If you’re breaking up with your partner, it’s important to prepare well for the conversation with your children to gently and lovingly prepare them for the new situation.
Although it may not seem like it, the divorce rate in Germany has been dropping in recent years and was around 33% in 2018, according to Statista. Divorce or separation is particularly unpleasant when children are involved. For them, the family as well as their lives are changing – and Upheavals are often difficult to cope with. Parents should be aware of their Prepare offspring appropriately and lovingly for the new situation. The following tips can be helpful for this.
1. Plan the conversation.
Before you sit down together to deliver the message, think about how to explain the breakup to your kids and, if possible, coordinate with your ex-partner ahead of time about how to respond to tough questions.
2. Stick to facts.
When your children ask you questions about the reason for the breakup, try to give them simple facts. It can give you z.B. say that their parents will no longer live together, but still love their children just as much. Speak calmly and try to avoid an angry tone. A possible explanation would be, "Your mom and I don’t love each other the way we used to and have decided to live separately."
3. Do not blame.
No matter what has happened, keep your explanation as simple as possible. Avoid giving your children details about the reasons for your breakup, such as infidelity, mental health issues or alcohol abuse. Parents should choose their words carefully and speak in a neutral tone that does not imply blame.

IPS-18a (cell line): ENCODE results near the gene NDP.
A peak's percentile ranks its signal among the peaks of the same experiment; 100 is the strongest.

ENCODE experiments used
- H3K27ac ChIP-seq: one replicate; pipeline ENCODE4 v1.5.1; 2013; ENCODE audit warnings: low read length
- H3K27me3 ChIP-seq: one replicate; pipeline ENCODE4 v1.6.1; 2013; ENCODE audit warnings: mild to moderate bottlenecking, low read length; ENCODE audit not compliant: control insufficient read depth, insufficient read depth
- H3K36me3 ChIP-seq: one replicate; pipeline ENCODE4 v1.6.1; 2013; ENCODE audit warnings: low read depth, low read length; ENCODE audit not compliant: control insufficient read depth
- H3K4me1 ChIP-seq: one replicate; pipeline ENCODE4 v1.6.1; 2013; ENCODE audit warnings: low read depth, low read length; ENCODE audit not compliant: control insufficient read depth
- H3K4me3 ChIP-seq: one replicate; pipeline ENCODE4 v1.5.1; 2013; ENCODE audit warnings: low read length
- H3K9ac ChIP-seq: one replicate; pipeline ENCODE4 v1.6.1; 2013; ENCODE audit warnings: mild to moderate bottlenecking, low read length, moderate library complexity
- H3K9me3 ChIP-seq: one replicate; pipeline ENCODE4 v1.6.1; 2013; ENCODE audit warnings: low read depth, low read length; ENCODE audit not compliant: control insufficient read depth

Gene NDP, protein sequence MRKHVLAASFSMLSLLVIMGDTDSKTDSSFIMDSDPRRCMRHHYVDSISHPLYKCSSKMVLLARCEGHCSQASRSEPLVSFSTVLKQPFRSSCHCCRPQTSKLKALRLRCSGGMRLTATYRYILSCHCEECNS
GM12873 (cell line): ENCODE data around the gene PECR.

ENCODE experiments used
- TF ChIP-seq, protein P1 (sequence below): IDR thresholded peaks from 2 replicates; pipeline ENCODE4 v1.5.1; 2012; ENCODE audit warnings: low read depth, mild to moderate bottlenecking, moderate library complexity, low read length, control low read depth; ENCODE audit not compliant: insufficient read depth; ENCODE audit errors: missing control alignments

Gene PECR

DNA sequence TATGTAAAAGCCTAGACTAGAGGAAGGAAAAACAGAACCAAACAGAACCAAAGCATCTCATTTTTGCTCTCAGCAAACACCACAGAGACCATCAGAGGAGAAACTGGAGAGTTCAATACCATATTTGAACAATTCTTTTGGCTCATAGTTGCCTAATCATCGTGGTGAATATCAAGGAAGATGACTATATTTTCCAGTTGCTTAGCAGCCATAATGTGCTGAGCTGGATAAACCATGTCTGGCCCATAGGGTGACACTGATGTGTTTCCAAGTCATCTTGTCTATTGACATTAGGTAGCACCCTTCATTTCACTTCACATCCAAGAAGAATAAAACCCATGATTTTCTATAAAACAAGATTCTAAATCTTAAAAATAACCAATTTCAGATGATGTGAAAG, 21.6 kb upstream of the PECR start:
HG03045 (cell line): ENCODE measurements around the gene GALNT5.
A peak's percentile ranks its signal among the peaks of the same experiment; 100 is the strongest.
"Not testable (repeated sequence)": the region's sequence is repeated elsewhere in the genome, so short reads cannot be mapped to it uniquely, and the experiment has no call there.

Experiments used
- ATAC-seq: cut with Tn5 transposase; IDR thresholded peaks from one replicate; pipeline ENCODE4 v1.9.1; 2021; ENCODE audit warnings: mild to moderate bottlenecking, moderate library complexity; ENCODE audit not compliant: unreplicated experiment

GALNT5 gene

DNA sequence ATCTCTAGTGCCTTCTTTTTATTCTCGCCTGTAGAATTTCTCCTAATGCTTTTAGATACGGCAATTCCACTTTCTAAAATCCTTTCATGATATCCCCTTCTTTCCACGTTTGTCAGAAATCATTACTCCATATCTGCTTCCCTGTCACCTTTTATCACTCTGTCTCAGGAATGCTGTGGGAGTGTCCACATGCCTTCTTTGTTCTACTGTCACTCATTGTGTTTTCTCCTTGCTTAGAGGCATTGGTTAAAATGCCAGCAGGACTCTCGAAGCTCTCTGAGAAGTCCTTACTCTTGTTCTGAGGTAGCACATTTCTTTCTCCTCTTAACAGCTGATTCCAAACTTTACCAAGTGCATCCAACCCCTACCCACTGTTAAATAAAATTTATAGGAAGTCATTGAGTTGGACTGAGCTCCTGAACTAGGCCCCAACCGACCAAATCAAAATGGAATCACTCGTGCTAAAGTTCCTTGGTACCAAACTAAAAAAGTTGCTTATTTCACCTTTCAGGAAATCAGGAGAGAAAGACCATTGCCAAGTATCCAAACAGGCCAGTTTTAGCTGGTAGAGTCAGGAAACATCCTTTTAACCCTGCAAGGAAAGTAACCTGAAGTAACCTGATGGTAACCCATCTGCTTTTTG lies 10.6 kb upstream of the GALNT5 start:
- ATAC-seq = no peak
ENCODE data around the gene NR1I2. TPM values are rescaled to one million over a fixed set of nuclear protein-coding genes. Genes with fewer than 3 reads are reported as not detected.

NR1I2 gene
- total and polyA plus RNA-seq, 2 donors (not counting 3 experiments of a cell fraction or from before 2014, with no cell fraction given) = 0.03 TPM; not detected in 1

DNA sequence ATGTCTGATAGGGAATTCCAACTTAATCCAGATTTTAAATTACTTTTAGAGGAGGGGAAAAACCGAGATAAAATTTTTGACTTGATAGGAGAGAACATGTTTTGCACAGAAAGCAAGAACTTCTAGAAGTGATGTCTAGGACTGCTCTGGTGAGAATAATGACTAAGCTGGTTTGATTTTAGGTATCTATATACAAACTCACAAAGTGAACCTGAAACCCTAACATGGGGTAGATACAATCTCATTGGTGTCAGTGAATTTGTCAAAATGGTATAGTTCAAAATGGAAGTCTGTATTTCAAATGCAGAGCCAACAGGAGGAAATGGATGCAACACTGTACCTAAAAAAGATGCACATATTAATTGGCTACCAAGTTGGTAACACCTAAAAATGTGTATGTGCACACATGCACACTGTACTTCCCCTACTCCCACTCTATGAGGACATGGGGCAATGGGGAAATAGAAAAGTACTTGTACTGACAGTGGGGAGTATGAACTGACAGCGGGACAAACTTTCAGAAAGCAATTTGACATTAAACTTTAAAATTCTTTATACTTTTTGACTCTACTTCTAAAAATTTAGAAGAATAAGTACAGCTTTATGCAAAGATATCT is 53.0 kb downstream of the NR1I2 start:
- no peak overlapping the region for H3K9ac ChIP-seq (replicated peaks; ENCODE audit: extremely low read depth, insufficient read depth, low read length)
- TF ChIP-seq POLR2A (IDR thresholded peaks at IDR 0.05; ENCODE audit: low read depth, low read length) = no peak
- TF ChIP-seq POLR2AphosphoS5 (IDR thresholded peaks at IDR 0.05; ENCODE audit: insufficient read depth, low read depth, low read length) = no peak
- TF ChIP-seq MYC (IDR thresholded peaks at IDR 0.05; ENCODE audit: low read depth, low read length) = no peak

Most importantly, emphasize that it’s not your child’s fault that change is coming. The feeling of security and contentment, as well as the fact that your children feel loved, are clearly paramount.
4. Have an age-appropriate conversation.
A 6-year-old child may accept your explanations without asking further questions. "If a 10- to 12-year-old child asks more questions, try to stick to the truth. If a mother is newly in love, she might say, "I need to move on and do other things in my life". Depending on their age, reading and discussing books with your child about separation can also be very useful.
Young people, on the other hand, may have already figured out the reason for the breakup and now want an explanation. Older children can sometimes handle the bitter truth surprisingly well, but as a parent, you should still avoid telling your children at length about the negative aspects of your partner’s behavior.
5. Say it’s okay to be sad.
Make your children feel that you are always there if they have questions and that it is okay to be sad. Tell children, "We are sad about this change, but sometimes you have to make difficult decisions to do what is best for the family."
6. Highlight the things that stay the same.
No matter how old your child is, emphasize all the things that stay the same. A child who is only 10 or 11 can make statements like, "We won’t be married anymore, but we’re still your parents who love you." quite understand.
7. Give your children time.
Once you plan to live apart, you should give your children a few weeks to process this information. But be sure to explain to your children exactly what part of their lives each parent will be taking from now on.
8. Involve caregivers.
If you have a babysitter, he or she will also be confronted with the question of the extent to which he or she is affected by the separation. If you are still looking for childcare, be sure to bring up the subject openly when interviewing for a job. Talk to the babysitter about what you are doing and also about how best to respond to the children’s follow-up questions. A daycare provider or regular babysitter quickly becomes a kind of aunt or big sister in such a situation and can help keep children’s backs turned.
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